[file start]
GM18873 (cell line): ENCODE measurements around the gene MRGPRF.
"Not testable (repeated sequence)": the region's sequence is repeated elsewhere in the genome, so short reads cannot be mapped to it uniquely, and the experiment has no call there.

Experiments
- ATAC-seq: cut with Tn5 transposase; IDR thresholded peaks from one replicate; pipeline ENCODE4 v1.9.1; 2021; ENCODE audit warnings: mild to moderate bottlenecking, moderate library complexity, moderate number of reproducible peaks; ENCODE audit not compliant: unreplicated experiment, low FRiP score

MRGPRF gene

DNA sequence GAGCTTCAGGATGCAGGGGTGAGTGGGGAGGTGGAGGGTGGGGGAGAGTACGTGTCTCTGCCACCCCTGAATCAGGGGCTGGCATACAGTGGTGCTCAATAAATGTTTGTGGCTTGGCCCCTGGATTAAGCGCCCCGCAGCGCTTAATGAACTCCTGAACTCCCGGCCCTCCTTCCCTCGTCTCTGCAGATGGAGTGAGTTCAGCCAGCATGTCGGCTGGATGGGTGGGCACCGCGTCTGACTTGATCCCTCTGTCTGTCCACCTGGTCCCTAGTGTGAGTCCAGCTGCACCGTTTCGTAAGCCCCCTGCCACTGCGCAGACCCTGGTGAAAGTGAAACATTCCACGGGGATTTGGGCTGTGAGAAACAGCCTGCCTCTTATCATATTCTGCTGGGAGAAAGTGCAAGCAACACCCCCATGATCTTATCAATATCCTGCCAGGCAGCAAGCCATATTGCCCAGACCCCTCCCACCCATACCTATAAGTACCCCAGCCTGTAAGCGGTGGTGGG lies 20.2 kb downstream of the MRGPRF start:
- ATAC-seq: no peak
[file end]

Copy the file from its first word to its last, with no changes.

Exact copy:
GM18873 (cell line): ENCODE measurements around the gene MRGPRF.
"Not testable (repeated sequence)": the region's sequence is repeated elsewhere in the genome, so short reads cannot be mapped to it uniquely, and the experiment has no call there.

Experiments
- ATAC-seq: cut with Tn5 transposase; IDR thresholded peaks from one replicate; pipeline ENCODE4 v1.9.1; 2021; ENCODE audit warnings: mild to moderate bottlenecking, moderate library complexity, moderate number of reproducible peaks; ENCODE audit not compliant: unreplicated experiment, low FRiP score

MRGPRF gene

DNA sequence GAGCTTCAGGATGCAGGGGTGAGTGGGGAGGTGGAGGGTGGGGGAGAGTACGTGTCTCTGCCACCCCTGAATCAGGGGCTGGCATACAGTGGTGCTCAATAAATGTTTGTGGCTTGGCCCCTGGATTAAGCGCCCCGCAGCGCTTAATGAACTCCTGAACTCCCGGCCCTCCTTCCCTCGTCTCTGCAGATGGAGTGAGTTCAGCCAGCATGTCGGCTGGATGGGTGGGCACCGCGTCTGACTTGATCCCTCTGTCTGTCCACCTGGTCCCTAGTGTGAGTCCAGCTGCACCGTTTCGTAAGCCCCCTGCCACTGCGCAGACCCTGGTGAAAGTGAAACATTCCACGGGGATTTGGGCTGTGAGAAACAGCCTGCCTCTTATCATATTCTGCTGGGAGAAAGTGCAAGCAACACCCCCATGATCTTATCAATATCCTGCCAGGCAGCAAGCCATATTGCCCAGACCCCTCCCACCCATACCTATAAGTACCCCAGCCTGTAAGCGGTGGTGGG lies 20.2 kb downstream of the MRGPRF start:
- ATAC-seq: no peak